by Ian Milliss
Ian Milliss is an artist who worked on Wrapped Coast.
One of our principal objectives in producing this newspaper has been to present context, hence the name EXTRA!EXTRA!.
But there are many different types of context.
In this issue Juundaal Strang Yettica continues her reflections on how projects can be read from an indigenous viewpoint. She sees Jonathan Jones’ Project 32 barrangal dyara (skin and bones) (2016) as a major turning point in Kaldor Public Art Projects. The ethical processes underpinning Jones’ work should lead to an acceptance that all Australian cultural activity happens on Aboriginal Land. Strang Yettica hopes this will grow respect for Country and traditional protocols, and guidelines about how artists, especially land artists, should behave in relation to the Land. So do we.
In a wide-ranging survey of contemporary media coverage of Wrapped Coast (1969) Wendy Bacon uncovers the sad reality of the media’s treatment of Aboriginal interests at the time. Some art critics welcomed Wrapped Coast even though the media at first treated it like a joke, then became increasingly respectful. However, the only mentions of the traditional owners in the nearby area of La Perouse were racist and without any consideration that they might have a legitimate interest in the area.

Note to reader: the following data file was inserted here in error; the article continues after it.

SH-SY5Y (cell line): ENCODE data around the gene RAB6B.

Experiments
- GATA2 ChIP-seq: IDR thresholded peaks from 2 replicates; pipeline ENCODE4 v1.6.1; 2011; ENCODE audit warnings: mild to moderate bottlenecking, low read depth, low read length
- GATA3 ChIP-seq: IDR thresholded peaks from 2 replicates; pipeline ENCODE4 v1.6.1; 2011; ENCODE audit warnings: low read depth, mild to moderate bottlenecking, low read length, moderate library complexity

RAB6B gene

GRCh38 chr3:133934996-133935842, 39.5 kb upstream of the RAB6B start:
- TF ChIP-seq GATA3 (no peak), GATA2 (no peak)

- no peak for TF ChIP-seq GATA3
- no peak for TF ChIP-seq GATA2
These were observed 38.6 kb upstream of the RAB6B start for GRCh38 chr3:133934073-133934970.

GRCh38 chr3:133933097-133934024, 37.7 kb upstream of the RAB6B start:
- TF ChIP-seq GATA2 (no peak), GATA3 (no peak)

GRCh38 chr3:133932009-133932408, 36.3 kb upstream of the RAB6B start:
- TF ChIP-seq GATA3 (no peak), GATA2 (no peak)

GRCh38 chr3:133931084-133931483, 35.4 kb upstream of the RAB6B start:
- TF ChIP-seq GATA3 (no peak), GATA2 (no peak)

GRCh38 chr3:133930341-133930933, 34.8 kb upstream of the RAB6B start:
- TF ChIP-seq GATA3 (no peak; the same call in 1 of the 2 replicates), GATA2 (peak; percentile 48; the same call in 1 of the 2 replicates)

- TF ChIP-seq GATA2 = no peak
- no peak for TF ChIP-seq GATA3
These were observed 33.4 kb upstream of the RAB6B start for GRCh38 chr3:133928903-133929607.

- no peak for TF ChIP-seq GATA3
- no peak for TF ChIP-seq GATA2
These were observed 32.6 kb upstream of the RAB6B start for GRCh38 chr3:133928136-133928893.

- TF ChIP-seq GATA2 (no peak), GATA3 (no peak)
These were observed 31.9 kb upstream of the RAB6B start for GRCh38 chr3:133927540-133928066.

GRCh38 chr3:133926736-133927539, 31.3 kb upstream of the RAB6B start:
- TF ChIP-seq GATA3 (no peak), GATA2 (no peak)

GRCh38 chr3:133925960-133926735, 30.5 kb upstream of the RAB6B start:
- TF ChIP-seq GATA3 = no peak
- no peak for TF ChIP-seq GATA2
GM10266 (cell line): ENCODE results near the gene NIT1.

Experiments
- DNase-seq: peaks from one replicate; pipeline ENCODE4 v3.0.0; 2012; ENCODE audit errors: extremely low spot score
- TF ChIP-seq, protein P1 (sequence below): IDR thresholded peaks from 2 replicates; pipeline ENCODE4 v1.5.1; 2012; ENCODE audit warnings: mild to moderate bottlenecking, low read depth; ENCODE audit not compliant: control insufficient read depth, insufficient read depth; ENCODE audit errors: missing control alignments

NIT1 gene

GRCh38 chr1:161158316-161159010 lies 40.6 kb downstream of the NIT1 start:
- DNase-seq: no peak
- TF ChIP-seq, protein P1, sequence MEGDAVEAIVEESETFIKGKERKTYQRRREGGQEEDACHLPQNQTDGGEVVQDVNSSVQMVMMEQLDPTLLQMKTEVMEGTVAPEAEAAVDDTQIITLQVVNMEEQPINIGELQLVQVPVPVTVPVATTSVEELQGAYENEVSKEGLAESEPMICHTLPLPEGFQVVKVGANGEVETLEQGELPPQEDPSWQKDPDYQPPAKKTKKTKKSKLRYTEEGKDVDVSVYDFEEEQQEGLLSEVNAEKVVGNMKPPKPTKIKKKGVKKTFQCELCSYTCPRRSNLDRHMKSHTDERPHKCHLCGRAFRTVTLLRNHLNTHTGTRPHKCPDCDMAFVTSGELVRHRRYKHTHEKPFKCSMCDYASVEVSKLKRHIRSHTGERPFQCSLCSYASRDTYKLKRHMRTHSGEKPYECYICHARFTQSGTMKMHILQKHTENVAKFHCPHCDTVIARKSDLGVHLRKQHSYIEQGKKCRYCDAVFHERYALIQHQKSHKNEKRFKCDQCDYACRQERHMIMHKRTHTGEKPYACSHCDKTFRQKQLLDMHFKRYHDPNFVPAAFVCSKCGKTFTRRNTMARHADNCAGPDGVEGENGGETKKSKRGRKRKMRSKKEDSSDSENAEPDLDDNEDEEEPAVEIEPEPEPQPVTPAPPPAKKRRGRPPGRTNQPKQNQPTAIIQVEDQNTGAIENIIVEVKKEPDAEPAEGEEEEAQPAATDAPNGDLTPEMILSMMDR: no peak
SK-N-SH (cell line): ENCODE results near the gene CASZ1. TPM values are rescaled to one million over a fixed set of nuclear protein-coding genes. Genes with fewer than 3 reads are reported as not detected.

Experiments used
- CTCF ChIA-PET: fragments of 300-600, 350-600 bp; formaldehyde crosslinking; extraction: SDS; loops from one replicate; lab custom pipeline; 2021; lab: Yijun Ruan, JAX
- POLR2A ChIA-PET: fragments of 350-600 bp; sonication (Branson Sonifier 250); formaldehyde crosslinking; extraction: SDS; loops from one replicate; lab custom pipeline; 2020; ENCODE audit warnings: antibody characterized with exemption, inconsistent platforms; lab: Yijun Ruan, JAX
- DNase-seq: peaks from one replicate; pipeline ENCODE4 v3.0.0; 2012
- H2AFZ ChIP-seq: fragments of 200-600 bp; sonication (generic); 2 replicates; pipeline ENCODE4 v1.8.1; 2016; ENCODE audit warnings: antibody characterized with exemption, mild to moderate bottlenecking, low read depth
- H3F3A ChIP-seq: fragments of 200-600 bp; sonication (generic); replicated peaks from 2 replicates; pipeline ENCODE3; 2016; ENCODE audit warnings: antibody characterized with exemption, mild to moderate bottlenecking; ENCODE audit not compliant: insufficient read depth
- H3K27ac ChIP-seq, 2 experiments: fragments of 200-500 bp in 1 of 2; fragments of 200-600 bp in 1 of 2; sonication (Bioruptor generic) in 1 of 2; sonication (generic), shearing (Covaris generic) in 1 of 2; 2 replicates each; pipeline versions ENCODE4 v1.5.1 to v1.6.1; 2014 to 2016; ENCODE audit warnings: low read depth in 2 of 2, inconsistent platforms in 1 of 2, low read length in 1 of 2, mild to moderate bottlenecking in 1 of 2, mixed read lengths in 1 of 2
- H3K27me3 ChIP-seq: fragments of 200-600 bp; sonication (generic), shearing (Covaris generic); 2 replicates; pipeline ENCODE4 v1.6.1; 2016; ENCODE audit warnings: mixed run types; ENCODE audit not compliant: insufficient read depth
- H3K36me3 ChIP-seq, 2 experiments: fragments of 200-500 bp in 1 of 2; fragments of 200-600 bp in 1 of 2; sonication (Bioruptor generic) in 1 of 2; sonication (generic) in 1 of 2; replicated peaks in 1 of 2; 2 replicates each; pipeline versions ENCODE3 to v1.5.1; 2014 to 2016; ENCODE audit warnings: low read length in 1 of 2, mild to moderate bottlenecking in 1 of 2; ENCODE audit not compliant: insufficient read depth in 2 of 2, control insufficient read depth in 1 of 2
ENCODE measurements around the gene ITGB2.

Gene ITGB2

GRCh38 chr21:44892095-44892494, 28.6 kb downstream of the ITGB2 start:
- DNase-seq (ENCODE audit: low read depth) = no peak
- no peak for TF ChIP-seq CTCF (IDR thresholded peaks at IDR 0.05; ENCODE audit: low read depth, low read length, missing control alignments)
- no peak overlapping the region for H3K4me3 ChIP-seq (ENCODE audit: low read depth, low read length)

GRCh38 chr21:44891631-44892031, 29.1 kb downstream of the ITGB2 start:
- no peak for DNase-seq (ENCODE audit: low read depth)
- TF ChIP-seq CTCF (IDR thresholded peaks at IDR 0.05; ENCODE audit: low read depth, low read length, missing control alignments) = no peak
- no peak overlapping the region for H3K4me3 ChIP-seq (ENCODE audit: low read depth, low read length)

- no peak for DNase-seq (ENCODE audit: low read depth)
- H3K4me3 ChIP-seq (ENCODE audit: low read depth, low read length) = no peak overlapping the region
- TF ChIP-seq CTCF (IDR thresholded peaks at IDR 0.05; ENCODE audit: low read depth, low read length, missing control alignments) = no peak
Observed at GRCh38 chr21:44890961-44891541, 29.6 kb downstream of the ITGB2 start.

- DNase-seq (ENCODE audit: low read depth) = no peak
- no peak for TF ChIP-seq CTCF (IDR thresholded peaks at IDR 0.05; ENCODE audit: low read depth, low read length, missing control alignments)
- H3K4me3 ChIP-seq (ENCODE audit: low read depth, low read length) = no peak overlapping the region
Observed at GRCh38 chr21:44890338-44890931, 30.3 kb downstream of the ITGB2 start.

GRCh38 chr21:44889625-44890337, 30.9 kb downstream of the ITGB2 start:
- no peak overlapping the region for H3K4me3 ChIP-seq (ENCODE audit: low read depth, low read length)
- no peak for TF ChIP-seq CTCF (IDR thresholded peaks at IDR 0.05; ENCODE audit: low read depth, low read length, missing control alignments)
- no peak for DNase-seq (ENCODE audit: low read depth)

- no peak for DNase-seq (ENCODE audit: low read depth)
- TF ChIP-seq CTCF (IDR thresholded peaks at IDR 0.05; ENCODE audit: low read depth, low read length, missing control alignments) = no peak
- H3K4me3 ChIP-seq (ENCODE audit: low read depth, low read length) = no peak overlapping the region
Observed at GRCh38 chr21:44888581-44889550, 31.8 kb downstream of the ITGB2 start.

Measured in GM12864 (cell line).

These two KPAP projects show that there has been progress in public attitudes even if there is still a long way to go. The fact that barrangal dyara (skin and bones) was the first Kaldor Public Art Projects commission by an Australian artist is a tribute to the way that the organisation, like all good art, has continued to learn from evolving ethical relations in contemporary society.
Malcolm Whittaker’s article on the precarious nature of being an artist labouring in the art world’s gig economy also captures the spirit of our times. A continuing position of this newspaper has been that the collapse of the advertising base in mainstream journalism has pushed journalists into a freelance gig economy. This new economy resembles the precarious employment structures that have always existed in the art world. Regular employment is increasingly for the few, while the rest make do as best they can.
Malcolm reflects on the shared problems of different art ventures, from the Cementa festival in Kandos, to this newspaper, to the AGNSW. We thank KPAP for agreeing to the publication of various details about the administration of the Tino Sehgal piece that would normally be regarded as confidential. We feel that this transparency should be shown by all organisations operating in the artworld.